U of Minnesota student analyzes data for campus advocacy
MINNEAPOLIS (AP) — After completing coursework for her hectic senior year, statistics major Emilia Janik has an additional responsibility: sorting through multiple data sets to determine what more than 30,000 students at the University of Minnesota Twin Cities care most about on campus.
As the solo research and data coordinator for the Minnesota Student Association, it is Janik’s job to work with student government to create surveys for the student body every semester. Usually, the work is completed by more than one person, but Janik is a one-woman show. The survey results help discover the issues students want to see changed or advocated for at the University, the Minnesota Daily reported.
“I don’t ever really think about it as work,” Janik said as she flipped back and forth between applications on her laptop. “It’s something that I really enjoy doing ... ‘What are we doing to make the campus a better environment?’ ‘How do we welcome more students onto our campus?’”
Janik starts the process by meeting various committees, nailing down what MSA wants to find out from students about advocacy and helping them find the right questions to ask students in order to extract the best data.
″(Data-driven advocacy) really allows us to ground our projects in the actual student experience ... accurately representing student needs on campus,” MSA Campus Life Committee Chair Levi O’Tool said. “We can show admin ... here is the need, and be factual in our claims.”
Janik’s role as research and data coordinator, which she began this school year, means that alongside her busy senior year, she is also parsing through thousands of survey responses.
The latest survey, which MSA says is their best survey yet, received over 3,000 responses on questions about grocery stores, off-campus living, environmental justice issues and freedom of speech, among others. Janik then drafts reports and sends them to MSA’s different advocacy committees.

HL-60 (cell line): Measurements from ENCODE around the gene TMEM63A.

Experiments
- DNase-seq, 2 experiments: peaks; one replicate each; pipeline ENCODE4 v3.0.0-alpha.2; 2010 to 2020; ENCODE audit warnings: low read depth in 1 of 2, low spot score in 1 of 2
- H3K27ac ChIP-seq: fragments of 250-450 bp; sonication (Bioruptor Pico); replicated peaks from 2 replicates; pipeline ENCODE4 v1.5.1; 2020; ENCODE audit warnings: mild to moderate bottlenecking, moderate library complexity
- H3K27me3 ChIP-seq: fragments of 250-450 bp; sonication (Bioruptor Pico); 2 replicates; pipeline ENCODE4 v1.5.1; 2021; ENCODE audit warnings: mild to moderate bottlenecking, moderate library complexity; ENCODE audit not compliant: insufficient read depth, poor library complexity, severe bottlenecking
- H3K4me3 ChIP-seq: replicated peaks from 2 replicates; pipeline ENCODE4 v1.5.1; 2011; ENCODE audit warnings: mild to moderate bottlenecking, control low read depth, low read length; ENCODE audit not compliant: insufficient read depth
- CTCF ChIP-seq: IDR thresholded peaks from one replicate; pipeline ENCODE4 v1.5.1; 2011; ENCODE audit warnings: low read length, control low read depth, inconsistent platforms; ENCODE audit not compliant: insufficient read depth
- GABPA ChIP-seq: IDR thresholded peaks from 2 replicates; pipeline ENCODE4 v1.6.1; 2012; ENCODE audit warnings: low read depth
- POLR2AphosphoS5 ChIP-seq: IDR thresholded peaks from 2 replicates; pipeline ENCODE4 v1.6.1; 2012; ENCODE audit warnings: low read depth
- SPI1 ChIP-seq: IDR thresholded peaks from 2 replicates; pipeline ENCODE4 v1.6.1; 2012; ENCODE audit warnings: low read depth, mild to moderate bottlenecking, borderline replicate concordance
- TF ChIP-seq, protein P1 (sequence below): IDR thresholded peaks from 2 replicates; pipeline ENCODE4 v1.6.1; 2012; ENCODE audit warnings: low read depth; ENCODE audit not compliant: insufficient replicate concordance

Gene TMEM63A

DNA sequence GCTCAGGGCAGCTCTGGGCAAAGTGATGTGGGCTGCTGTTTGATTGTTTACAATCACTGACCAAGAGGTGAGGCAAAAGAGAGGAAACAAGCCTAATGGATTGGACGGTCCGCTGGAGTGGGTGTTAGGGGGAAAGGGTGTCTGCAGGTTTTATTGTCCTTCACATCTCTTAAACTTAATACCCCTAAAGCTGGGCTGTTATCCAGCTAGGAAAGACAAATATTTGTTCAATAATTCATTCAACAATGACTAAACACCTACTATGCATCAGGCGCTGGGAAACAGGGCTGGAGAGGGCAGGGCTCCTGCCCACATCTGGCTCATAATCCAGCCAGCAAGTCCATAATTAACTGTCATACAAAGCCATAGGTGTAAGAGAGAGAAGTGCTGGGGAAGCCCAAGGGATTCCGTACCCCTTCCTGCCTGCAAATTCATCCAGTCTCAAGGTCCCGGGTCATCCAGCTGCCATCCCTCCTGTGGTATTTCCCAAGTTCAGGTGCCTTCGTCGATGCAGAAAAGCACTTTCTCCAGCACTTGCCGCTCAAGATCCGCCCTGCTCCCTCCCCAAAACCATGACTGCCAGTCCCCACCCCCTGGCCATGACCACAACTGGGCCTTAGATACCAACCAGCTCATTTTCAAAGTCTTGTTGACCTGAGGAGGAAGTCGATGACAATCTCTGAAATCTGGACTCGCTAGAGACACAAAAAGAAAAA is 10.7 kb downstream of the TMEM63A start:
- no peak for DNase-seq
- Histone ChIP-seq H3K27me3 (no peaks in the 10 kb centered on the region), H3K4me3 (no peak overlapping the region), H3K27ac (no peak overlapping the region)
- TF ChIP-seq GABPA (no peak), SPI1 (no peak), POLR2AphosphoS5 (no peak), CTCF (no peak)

With Janik’s reports, the committees involved can see what students think about campus climate and concerns and put together initiatives on how best to serve them.
Though new to the role, Janik’s predecessor had nothing but praise for her.
“Because of her statistics and analytical background, she came in with a lot of ideas on how to improve (response) numbers,” said former Research and Data Coordinator Governess Simpson.
One of Janik’s ideas was to have an eye-catching question at the beginning of the survey to intrigue students.
Statistics, Janik said, can be applied to many fields like politics, business and psychology, which is challenging as she tries to explore career options after college.
“I do like that I have that flexibility,” Janik said. “I do like to feel like I’m making an impact.”
Statistics, however, is just one part of the data advocacy equation. It also involves communication skills, Simpson said.
Austin Kraft, MSA representative to the Board of Regents, said Janik is so good at her work because of her ability to tell a story through data.
“The skills that are most important are to frame questions that are unbiased ... to phrase questions that are the most relevant and get responses that are factual and honest in terms of the advocacy work that we do,” Janik said.
While Janik said that work like survey creation and data sorting can be done from anywhere, it definitely is not a quick process. But to her, it is worth it.
Information from: The Minnesota Daily, http://www.mndaily.com/